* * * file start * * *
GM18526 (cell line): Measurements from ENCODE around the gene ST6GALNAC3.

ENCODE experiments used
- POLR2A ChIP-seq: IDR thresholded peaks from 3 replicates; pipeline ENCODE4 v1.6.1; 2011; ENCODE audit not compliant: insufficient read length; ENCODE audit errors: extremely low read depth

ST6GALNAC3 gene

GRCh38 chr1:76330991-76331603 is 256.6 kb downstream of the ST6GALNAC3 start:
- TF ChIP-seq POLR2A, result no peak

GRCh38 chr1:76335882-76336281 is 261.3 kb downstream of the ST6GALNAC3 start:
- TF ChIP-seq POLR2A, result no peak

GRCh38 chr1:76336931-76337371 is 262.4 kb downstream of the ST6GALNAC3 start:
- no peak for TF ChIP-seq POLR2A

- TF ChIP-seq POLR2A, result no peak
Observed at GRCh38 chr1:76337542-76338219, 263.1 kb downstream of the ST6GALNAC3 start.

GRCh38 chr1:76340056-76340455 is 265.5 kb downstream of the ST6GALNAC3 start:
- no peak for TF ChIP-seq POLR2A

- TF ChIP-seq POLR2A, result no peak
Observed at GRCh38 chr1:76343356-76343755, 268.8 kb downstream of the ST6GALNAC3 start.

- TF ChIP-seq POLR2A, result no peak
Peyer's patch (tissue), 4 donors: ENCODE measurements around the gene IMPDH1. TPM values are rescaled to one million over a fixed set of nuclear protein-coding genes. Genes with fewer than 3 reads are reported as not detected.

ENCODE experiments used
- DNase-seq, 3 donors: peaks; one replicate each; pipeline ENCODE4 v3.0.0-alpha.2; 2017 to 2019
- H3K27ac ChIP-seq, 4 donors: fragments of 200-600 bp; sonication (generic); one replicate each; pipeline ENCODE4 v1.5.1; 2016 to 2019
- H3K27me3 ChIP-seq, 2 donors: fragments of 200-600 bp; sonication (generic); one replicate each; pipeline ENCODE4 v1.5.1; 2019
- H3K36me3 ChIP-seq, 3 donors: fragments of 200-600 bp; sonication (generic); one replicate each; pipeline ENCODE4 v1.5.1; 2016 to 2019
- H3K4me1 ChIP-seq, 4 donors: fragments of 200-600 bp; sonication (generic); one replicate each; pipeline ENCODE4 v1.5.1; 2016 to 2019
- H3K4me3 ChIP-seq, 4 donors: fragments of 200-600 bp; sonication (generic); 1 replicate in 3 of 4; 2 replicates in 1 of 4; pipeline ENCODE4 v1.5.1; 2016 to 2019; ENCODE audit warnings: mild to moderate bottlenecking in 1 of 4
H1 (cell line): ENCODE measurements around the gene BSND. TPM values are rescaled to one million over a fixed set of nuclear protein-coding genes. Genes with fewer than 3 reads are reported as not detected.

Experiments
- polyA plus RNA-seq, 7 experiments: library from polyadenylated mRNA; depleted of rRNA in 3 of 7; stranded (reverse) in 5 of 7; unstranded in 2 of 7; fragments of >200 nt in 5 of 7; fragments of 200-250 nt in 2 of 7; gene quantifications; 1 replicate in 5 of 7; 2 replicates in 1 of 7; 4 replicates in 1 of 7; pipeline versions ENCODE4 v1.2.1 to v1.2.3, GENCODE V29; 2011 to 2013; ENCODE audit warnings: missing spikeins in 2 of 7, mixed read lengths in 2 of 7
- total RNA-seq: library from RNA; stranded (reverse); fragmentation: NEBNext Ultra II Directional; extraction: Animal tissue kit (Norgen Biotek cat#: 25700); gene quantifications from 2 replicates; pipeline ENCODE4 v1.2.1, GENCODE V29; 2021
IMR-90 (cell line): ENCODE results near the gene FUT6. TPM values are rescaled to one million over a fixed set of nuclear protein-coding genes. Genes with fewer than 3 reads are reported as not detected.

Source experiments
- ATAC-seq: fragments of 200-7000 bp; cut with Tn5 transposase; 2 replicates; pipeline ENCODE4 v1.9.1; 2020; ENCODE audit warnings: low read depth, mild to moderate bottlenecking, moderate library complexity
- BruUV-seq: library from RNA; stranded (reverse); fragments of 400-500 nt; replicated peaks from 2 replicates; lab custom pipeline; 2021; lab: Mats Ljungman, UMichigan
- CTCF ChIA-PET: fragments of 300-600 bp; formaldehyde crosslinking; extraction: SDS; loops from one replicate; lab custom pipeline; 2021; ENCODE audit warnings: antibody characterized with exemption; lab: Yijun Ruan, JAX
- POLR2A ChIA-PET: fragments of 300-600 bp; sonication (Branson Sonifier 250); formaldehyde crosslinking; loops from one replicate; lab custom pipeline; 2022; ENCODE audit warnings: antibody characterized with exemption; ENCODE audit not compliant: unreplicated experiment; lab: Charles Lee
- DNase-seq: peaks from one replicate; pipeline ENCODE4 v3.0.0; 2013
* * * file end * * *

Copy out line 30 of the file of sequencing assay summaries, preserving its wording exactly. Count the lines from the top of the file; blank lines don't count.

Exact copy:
IMR-90 (cell line): ENCODE results near the gene FUT6. TPM values are rescaled to one million over a fixed set of nuclear protein-coding genes. Genes with fewer than 3 reads are reported as not detected.